The economics of hosting Thanksgiving dinner for extended family can pinch, hard. One easy solution is to go into save-splurge mode: Save on the "workhorse" ingredients that you need in quantity and splurge on the "impact" ingredients that infuse a little luxury into your meal.
Thanksgiving gives you an excuse to spare no expense, because it happens once a year and it’s a time to celebrate with family and friends. But the economics of hosting Thanksgiving dinner for extended family can pinch too hard. That’s when you have to go into save-splurge mode: Save on the “workhorse” ingredients that you need in quantity and splurge on the “impact” ingredients that infuse a little luxury into your meal.
Turkey: I’ve splurged on heirloom turkeys twice in the last decade. As much as I like the idea of having an heirloom turkey, I simply can’t afford to spend upward of $10 per pound. I save money by buying an all-natural turkey, which costs about $2 per pound. I coax the flavor out by brining or salting, and not overcooking the bird.
- Seahawks agree to contract extension with quarterback Russell Wilson
- Dustin Ackley trade symbolizes continuing dark days of Mariners
- Surviving Seattle’s sidewalks: Pedestrian rage rises as the population grows
- Mariners trade Mark Lowe to the Blue Jays for three minor leaguers
- Seahawks linebacker Bobby Wagner on contract talks: 'Now. That's my deadline'
Most Read Stories
Potatoes: I love heirloom potatoes and often will splurge on fingerlings or German butterball potatoes from the farmers market. But if it’s a choice between good butter or good potatoes, I’d save on the potatoes by buying a big bag of russets (recently spied for just $1 at Safeway) or yellow variety and splurge on the butter. That said, if you get heirloom potatoes that yield a creamy texture, you may not need as much butter.
Aromatics: You will end up using lots of celery, onions, carrots, parsley and such in stock and sides. If you need to shave a few bucks from your grocery bill, this is where you can find savings by buying in bulk or choosing conventional versus organic.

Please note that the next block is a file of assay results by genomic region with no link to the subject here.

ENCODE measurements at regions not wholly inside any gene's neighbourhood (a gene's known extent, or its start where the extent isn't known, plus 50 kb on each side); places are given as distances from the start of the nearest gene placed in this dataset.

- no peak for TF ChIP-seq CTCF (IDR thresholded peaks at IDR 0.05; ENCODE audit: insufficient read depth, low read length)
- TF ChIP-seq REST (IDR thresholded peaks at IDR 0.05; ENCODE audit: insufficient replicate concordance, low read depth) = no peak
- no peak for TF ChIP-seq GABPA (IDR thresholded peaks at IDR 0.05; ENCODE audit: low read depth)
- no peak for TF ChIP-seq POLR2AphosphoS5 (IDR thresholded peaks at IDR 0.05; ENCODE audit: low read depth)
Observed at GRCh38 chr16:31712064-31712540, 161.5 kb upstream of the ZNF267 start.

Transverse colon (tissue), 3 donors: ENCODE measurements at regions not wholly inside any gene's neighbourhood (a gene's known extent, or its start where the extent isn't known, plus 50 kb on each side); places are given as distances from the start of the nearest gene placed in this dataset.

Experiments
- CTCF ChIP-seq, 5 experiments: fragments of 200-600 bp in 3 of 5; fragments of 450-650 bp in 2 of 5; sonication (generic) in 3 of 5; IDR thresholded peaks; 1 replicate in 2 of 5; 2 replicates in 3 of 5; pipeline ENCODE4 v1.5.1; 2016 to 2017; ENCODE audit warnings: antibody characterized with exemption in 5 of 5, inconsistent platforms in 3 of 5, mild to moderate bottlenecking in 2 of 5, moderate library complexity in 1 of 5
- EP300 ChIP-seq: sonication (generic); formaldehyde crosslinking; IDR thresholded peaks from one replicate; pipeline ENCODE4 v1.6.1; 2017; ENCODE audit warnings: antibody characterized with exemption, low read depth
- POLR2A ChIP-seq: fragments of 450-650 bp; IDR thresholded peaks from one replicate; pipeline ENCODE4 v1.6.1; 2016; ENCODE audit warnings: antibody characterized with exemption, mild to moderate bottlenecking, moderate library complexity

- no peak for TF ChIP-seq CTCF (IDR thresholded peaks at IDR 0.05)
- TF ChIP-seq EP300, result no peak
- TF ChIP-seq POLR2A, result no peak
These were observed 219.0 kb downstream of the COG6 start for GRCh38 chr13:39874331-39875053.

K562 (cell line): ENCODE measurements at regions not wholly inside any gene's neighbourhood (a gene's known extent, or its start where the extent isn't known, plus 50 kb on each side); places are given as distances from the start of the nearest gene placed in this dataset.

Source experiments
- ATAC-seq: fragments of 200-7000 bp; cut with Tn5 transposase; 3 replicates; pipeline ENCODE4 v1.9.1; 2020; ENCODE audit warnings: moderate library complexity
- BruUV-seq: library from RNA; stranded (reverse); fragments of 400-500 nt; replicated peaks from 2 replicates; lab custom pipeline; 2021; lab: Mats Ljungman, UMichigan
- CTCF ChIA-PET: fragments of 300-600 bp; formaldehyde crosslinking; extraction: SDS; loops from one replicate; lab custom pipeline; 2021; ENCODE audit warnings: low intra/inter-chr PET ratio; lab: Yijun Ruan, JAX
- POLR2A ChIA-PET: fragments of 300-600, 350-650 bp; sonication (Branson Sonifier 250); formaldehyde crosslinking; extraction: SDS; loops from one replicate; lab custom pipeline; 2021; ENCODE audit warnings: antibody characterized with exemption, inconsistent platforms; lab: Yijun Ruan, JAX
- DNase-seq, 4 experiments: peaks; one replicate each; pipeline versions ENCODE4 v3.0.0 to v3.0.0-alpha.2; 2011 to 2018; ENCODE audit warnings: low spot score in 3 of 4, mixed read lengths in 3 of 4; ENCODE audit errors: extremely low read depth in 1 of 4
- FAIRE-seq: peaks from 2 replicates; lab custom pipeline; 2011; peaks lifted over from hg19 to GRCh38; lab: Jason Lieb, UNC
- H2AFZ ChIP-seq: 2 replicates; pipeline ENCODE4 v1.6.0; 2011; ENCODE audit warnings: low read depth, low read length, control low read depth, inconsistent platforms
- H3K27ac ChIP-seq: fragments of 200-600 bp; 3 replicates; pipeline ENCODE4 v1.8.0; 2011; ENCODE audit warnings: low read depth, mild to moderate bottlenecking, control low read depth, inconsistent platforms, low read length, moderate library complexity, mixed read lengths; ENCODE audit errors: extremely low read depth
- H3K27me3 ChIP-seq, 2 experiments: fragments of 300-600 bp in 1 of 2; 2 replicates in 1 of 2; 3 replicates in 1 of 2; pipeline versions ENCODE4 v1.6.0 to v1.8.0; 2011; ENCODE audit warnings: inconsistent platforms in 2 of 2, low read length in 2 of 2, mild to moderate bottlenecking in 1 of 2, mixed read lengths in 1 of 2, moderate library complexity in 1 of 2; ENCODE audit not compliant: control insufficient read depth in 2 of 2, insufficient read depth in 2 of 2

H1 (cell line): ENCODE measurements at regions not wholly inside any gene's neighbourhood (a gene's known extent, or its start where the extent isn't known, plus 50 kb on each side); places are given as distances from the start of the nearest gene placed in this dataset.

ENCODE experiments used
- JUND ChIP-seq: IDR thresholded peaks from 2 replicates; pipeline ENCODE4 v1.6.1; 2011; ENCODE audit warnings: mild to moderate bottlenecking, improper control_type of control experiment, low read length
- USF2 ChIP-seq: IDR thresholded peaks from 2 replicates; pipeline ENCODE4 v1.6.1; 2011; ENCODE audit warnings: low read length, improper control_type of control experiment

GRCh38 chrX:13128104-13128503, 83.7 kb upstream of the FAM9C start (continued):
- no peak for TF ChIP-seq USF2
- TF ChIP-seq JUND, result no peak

Butter: Back before kids and a mortgage, I could spend $8 to $10 on a small brick of imported French or Italian butter and not bat an eyelash. Now, not so much. But to make mashed potatoes sing out loud, I like to splurge on quality butter with a deep, rich flavor, such as Beurre d’Isigny (French), Delitia (Italian) or Straus Organic European Style Sweet Butter. You can find these at specialty stores such as DeLaurenti, Whole Foods and Metropolitan Market. They range in cost from $6.99 to about $10.
Stuffing ingredients: I love making — and eating — sausage stuffing with rosemary bread and morel mushrooms. I get raves every year. The key is using Italian sausage from Skagit River Ranch, Essential Baking’s Rosemary bread ($5), and dried morels from Foraged and Found Edibles. (Look for Skagit River Ranch and Foraged and Found at farmers markets.) As far as I’m concerned, turkey is a canvas for sides, and stuffing is the best part.
Wine and spirits: You don’t have to spend a lot to get some great food-friendly wines, but if there’s a time to splurge on wine, it’s during the holidays. I like to start with something bubbly like a Prosecco or cava. For dinner wines, I suggest talking to someone at your favorite wine shop to find a red and a white that are versatile enough for the predominant flavors in the dishes you serve. Or, turn this splurge into a save by replying “Wine!” when guests inevitably ask what they can bring. I also like to slip a hint of cognac into my gravy, which is a winner every time.
Hsiao-Ching Chou is the former food editor at the Seattle P-I and a freelance food writer.